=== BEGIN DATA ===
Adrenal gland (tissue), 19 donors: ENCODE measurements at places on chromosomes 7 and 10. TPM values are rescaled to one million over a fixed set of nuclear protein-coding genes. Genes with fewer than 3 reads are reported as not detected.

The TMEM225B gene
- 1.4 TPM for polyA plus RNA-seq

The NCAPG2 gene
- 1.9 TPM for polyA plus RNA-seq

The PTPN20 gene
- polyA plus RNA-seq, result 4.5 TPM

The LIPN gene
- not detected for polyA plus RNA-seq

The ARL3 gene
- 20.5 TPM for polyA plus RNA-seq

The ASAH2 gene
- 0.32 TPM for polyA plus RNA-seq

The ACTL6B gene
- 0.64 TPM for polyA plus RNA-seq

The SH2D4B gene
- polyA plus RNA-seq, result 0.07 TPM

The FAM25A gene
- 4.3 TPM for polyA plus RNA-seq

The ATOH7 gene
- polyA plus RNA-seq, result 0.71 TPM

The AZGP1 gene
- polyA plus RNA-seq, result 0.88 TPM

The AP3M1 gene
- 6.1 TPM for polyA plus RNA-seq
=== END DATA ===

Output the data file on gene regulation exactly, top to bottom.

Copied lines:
Adrenal gland (tissue), 19 donors: ENCODE measurements at places on chromosomes 7 and 10. TPM values are rescaled to one million over a fixed set of nuclear protein-coding genes. Genes with fewer than 3 reads are reported as not detected.

The TMEM225B gene
- 1.4 TPM for polyA plus RNA-seq

The NCAPG2 gene
- 1.9 TPM for polyA plus RNA-seq

The PTPN20 gene
- polyA plus RNA-seq, result 4.5 TPM

The LIPN gene
- not detected for polyA plus RNA-seq

The ARL3 gene
- 20.5 TPM for polyA plus RNA-seq

The ASAH2 gene
- 0.32 TPM for polyA plus RNA-seq

The ACTL6B gene
- 0.64 TPM for polyA plus RNA-seq

The SH2D4B gene
- polyA plus RNA-seq, result 0.07 TPM

The FAM25A gene
- 4.3 TPM for polyA plus RNA-seq

The ATOH7 gene
- polyA plus RNA-seq, result 0.71 TPM

The AZGP1 gene
- polyA plus RNA-seq, result 0.88 TPM

The AP3M1 gene
- 6.1 TPM for polyA plus RNA-seq